The heavy wooden door at rue Potagère 79, in the multicultural neighbourhood of Saint-Josse-Ten-Noode in Brussels, opens on a world of tranquil, spiritual retreat. The “Beguine convent of Dominican spirituality” of Béthel welcomes women seeking a life of community and faith, in the medieval tradition of Begijnhof or béguinage.
Of the six women who live there permanently, three are Beguines: celibate women who have led a secular life, married, had children, before joining Béthel. Unlike the three nuns who run the place, Beguines have not taken a lifelong vow. They are financially independent, pay rent for their small flats, work for charities or businesses outside the convent, invite their friends or grown-up children to visit. But they also help in the garden and at the chapel, attend the weekly mass, and their days start and end with prayers.
The Béthel community began with a call for women to join the founders, sisters Myriam Gosseye and Marianne Goëffel. The two Dominican nuns were already living in the building on rue Potagère, and the number of their fellow sisters was dwindling. They had the idea of an “enlarged community” to share their way of life with women from outside their chapter.
A newspaper ad in 2010 read: “Laypersons wanted, to share spiritual life with nuns.” Muriel de Béco, now 75, still keeps the clipping in a binder. “When I saw it,” she says, “I knew it was for me. As if I had been called.” Muriel — at Béthel, women are on first name terms — was then in her sixties, divorced and had moved back to Belgium after decades living in Switzerland with her husband. She was among the first six women to join as a Beguine, with Marie-Odile, who still lives there too.
On the fourth floor, the lift opens on an icon of Saint Dominic, the patron saint of the Béthel Beguines. It was painted by Dominique Dubois, the latest Beguine to move in, in December 2018. She is making apricot jam in her flat, where the walls are covered with photos of her adult daughter and four sons (the youngest one, a student, lives there with her), and with watercolours, some of which she painted, too.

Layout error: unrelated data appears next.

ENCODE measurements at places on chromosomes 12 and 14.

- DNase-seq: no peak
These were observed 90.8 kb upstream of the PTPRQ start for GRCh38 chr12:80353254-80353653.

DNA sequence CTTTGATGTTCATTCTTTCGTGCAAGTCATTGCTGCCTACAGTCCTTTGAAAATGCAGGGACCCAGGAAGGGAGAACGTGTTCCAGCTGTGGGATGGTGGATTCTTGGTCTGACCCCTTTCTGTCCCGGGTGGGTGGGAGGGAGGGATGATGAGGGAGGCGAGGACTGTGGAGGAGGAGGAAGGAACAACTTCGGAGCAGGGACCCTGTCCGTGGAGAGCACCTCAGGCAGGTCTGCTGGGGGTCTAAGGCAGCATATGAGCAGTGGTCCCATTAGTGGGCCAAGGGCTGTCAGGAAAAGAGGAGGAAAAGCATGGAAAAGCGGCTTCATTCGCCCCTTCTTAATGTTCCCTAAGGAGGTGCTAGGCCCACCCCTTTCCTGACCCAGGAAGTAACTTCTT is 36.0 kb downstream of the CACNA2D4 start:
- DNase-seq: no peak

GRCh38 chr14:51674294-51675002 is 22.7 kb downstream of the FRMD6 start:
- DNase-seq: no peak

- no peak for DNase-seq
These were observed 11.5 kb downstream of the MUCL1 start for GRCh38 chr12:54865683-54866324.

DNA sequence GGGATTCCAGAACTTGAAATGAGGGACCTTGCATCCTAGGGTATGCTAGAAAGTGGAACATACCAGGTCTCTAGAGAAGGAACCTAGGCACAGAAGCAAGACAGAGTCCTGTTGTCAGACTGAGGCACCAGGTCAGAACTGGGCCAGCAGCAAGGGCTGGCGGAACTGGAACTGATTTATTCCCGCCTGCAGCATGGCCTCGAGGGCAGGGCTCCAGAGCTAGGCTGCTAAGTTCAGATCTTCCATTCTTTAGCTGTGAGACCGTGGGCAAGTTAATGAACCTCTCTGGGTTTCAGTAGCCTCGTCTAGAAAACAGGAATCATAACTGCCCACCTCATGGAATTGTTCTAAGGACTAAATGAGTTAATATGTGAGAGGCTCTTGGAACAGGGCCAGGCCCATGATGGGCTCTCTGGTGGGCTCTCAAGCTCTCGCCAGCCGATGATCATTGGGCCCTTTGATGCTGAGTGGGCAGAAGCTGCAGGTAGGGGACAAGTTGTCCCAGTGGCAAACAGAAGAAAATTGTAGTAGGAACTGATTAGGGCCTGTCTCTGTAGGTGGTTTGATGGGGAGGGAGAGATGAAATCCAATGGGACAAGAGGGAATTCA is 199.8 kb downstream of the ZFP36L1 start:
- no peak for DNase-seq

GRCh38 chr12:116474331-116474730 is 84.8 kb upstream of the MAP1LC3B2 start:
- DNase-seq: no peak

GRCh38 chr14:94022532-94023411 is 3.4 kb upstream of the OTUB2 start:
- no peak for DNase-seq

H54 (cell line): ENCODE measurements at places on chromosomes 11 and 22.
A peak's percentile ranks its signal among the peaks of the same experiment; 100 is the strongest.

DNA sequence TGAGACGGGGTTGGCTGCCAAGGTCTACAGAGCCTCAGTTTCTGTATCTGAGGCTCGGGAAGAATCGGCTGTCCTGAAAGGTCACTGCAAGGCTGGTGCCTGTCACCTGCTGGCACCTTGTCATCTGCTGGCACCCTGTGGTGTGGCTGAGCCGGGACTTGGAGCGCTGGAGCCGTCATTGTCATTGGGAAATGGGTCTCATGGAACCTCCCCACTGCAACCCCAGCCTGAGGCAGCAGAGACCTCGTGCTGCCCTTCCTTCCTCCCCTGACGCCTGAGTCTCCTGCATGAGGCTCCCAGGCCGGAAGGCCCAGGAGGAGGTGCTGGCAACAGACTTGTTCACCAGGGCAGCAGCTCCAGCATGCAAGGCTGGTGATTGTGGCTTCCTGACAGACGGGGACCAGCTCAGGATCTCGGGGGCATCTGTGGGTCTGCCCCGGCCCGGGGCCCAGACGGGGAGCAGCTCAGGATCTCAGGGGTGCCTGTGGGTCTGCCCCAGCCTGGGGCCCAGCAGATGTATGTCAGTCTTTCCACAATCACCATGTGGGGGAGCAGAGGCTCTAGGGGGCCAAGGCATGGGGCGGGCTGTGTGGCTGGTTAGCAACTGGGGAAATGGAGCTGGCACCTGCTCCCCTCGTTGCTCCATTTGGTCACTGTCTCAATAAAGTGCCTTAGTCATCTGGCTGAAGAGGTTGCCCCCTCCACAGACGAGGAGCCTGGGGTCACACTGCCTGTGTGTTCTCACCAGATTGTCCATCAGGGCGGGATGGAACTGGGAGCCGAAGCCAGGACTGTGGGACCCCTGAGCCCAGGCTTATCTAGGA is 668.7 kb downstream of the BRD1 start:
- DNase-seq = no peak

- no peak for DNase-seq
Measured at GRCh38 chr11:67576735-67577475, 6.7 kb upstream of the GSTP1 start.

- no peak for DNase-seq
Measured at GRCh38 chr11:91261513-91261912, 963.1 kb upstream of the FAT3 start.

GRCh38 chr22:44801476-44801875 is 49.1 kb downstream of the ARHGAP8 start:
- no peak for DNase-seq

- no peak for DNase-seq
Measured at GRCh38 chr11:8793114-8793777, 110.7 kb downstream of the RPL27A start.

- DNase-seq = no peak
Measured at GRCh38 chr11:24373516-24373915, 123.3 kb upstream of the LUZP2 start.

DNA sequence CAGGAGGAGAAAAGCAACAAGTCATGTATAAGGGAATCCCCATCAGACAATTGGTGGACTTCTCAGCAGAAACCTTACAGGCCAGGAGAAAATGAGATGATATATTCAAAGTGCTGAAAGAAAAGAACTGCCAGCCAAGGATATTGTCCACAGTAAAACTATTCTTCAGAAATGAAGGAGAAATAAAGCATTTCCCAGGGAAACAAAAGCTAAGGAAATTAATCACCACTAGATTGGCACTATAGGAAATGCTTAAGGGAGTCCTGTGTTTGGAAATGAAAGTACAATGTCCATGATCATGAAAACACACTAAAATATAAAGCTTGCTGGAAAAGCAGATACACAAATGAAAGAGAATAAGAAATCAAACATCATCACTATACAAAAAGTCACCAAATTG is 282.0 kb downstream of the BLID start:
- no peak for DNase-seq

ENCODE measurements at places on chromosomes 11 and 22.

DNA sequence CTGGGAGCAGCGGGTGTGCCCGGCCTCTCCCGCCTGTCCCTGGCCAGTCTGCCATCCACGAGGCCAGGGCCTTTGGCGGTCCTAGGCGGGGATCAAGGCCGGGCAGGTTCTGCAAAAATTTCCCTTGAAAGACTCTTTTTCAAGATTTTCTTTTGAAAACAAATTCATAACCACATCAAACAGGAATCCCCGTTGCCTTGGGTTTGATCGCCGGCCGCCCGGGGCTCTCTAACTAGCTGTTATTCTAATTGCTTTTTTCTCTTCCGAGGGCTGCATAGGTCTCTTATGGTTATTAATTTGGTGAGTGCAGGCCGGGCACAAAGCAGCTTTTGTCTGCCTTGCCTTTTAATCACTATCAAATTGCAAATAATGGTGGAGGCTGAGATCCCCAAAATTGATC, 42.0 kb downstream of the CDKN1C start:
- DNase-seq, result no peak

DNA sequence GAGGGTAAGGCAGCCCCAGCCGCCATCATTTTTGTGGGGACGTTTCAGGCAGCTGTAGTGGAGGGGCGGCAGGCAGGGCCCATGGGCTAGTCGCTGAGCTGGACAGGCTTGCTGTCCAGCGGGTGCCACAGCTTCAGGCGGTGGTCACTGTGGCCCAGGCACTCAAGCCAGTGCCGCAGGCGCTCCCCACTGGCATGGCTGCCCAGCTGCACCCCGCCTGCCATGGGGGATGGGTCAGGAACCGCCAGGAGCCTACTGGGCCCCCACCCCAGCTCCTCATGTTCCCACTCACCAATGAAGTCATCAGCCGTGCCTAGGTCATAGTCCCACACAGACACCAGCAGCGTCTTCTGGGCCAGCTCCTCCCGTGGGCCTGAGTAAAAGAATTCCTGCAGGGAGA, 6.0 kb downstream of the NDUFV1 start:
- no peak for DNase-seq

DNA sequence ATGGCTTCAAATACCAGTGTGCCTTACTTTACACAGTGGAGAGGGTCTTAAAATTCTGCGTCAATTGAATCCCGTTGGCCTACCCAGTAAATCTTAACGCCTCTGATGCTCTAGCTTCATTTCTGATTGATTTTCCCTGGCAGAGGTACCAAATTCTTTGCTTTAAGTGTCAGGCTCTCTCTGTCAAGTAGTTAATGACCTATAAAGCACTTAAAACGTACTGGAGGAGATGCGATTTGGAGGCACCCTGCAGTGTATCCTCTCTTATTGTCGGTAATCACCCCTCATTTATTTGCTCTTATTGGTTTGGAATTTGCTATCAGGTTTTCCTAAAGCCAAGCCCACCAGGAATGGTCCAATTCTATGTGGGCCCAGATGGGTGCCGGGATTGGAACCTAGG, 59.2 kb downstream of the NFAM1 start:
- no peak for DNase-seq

“I like to paint orchids with Indian ink, just the shadows, to show that life is made of light and shade,” she explains. A 64 year-old pensioner, she feels “fulfilled” in the Beguine convent. “I have been looking for a spiritual place for a while,” she says. “I pray, meditate, paint, read… my life is more peaceful than it used to be. My friends tell me that I am radiant.” Some had doubts at first, she recalls: “They asked if I would have to give my money away, if I would have to wear the habit.” She shows her floral top: “As you can see, I don’t! And I entirely control my money.” She laughs: “I am not a hermit, nor cloistered.”
The Beguine mission
In addition to prayers and mass, the Beguines meet the nuns for a weekly dinner and regular management meetings. On the day The Brussels Times visited, celebrations were planned for the evening to mark two of the Beguines’ birthdays. Sister Myriam had baked two pies and made a provençal dish; Muriel was in charge of cooking rice.
The “life charter” of the Béthel house stipulates that its mission is to encourage nuns, Beguines, and other guests to “carry each other mutually, so to be open to the world together.” All Béthel newcomers go through a mutual testing process: they first come in casually, then regularly, before “committing” to one year, then to two, and finally, if things go well on both sides, committing indefinitely to living at Béthel.
Before joining, Dominique commuted two hours from Woluwe-Saint-Lambert to attend the daily evening prayer. She then was given a room for a month, and as she was certain she wanted in, wrote a cover letter to join the Beguines for a year, which was accepted. “I have just applied to renew my commitment,” she says. Legally, the only contract proving the Beguines’ commitment is their lease — the commitment is purely spiritual. The convent also hosts migrants waiting for paperwork, who are independent from the Beguines’ lifestyle.